Wii Review: The Legend of Zelda: Skyward Sword

The Legend returns for its final Wii outing, but has the wait been worth it?

5 years is a long time to wait, especially when you are a Zelda fan. I’ve been waiting and waiting for anything about Skyward Sword ever since Twilight Princess came to an end, and so began the longest wait…with rumours that development had shipped to Nintendo’s next console, I thought I’d have to wait even longer to play as the Hero of Time once again. Thankfully, the wait is now at an end…

Skyward Sword is perhaps the first Zelda game where we can say that it is the beginning of the story as it’s about the forging of the Master Sword and how Hyrule becomes established. Link’s story begins on the island of Skyloft, which naturally is an island in the sky. The world below is covered in clouds that no-one can breach, so the people live in the skies and live peacefully. Link and Zelda go to the same academy, but it’s not long before she’s in danger and Link must delve into the clouds to rescue her.

Having said that, this is definitely a more intriguing Zelda story than those of the past and that’s thanks to the inclusion of Ghirahim, the main bad guy that’s out to restore his master using Zelda’s soul. He’s creepy, but also an interesting character with his bravado. There are some truly great characters in Skyward Sword, even Link’s school bully Groose starts to become intriguing and not just annoying. Although I didn’t like Fi, the game’s version of Navi which resides in your sword…she gives you useless advice and when you actually want her help with a boss battle, she just says “This is all the information I have available”.

Skyward Sword makes use of MotionPlus which is a brilliant addition to the Zelda experience. Sword swings are accurate; you roll bombs like bowling balls and aim your bow like a pro. Enemies are perhaps the most challenging as they can block and counter your attacks, plus you’ll have to hit some enemies at certain angles with your blade to inflict damage. The bosses are memorable as always, although they are a bit on the easy side…with the exception of the finale.

The game takes you to 3 locations, Faron Woods, Eldin Volcano and Lanaryu Desert. These areas are pretty big, so don’t be too dismayed by the fact there are only 3 major areas. The complaint I have is with the needless backtracking you do between the areas just to extend the game. You’ll also enter the Silent Realm in each area, which is like Twilight Princess’ Twilight Realm where you have to collect orbs, but this time you have to avoid getting hit by the sentinels that are all over. Getting an orb disables them for 90 seconds, but if you get detected by a flashlight then they will start pursuing you. I got all the orbs in one area, then got hit and had to re-do the whole thing. Unfortunately, you have to do this 4 times through the game.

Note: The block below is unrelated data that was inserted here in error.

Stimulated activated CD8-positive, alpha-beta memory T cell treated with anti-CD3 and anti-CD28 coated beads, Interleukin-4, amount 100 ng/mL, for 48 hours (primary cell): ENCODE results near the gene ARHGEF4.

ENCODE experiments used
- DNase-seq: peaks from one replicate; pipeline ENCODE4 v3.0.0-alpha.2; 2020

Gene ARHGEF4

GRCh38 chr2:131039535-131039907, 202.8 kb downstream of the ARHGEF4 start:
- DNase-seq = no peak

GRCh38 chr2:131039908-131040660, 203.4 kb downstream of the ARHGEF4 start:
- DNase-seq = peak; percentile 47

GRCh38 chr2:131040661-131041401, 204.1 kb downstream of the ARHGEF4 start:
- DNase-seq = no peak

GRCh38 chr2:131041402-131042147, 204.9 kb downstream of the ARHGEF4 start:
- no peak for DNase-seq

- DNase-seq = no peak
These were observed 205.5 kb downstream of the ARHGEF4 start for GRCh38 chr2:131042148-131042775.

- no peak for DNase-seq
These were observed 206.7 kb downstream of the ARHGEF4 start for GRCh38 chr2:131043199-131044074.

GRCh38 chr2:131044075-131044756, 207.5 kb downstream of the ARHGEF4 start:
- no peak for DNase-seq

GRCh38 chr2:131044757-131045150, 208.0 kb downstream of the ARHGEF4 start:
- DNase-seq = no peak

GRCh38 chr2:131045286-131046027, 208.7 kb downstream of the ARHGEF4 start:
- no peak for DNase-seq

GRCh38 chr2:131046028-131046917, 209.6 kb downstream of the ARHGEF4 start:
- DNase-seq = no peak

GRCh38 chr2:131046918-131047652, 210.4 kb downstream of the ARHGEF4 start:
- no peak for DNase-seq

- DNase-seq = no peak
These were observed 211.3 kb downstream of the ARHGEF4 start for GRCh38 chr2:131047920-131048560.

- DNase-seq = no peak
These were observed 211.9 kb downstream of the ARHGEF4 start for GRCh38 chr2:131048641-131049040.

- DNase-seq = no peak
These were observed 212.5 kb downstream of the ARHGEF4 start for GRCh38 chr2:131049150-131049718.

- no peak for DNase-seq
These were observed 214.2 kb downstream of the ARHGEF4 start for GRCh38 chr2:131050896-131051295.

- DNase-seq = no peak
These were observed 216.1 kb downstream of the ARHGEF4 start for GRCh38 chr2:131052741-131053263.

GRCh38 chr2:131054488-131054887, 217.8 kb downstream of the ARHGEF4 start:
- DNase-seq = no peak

Zelda has always been about dungeons and there are plenty of them in Skyward Sword, each as memorable as the last and the good news is that you’ll use pretty much every object you have in each dungeon. Items you get include a Whip, Mogma Mitts for tunnelling underground, Clawshots which attaches to walls and targets for you to climb, a Mechanical Beetle which can hit targets and gather objects like bombs to drop on enemies or areas to progress, Gust Bellows which is like the Gust Jar from Minish Cap and can blow piles of sand out of the way or move objects.

For the first time in a Zelda game, you can actually upgrade your equipment. During your quest you will gather materials that can be used to upgrade your shields, bow, slingshot, whip and so on…if you have the right stuff to do it. Shields can also get broken if you aren’t careful and you only have so much room to carry objects, so you can’t carry dozens of shields. There are also dozens of side-quests to do in Skyloft and the islands around it, which in turn gives you Gratitude Crystals that you can trade for upgrades like heart pieces and a bigger wallet.

Music has always been important in Zelda and it’s no different with Skyward Sword. You get a magical harp at some point in the game which you use to progress, but you can also use it to find treasure chests and items if used in the right areas. The soundtrack is done by a proper orchestra and after being to the Zelda Symphony, I don’t think I can go back to hearing the old-style tunes in the same way. Voice-acting is restricted to grunts and other noises, but I’ve grown used to this from Zelda…I honestly don’t think voice-acting would work, unless they got some of the very best actors in, I’d hate for it to be cheesy and cringeworthy.

The visuals are a mixture of Wind Waker’s anime and Twilight Princess mature setting, I wasn’t a fan of the style when it was first unveiled…but it has grown on me immensely. The characters are charming and cute, enemies look pure evil and the areas are beautiful to look at. It’s the most cinematic Zelda to date and the cutscenes are done brilliantly, creating some of the most memorable Zelda moments in the series’ history.

The Verdict

So, is Skyward Sword better than Ocarina of Time? Not quite with the backtracking, which feels a little lazy after a 5 year wait…but having said that, it’s still up there as one of the best Zelda games there is, it’ll be the best 20+ hour experience you’ll have this year and I really hope that the next Zelda continues just after the ending of Skyward Sword, I’m not ready to leave that world behind just yet…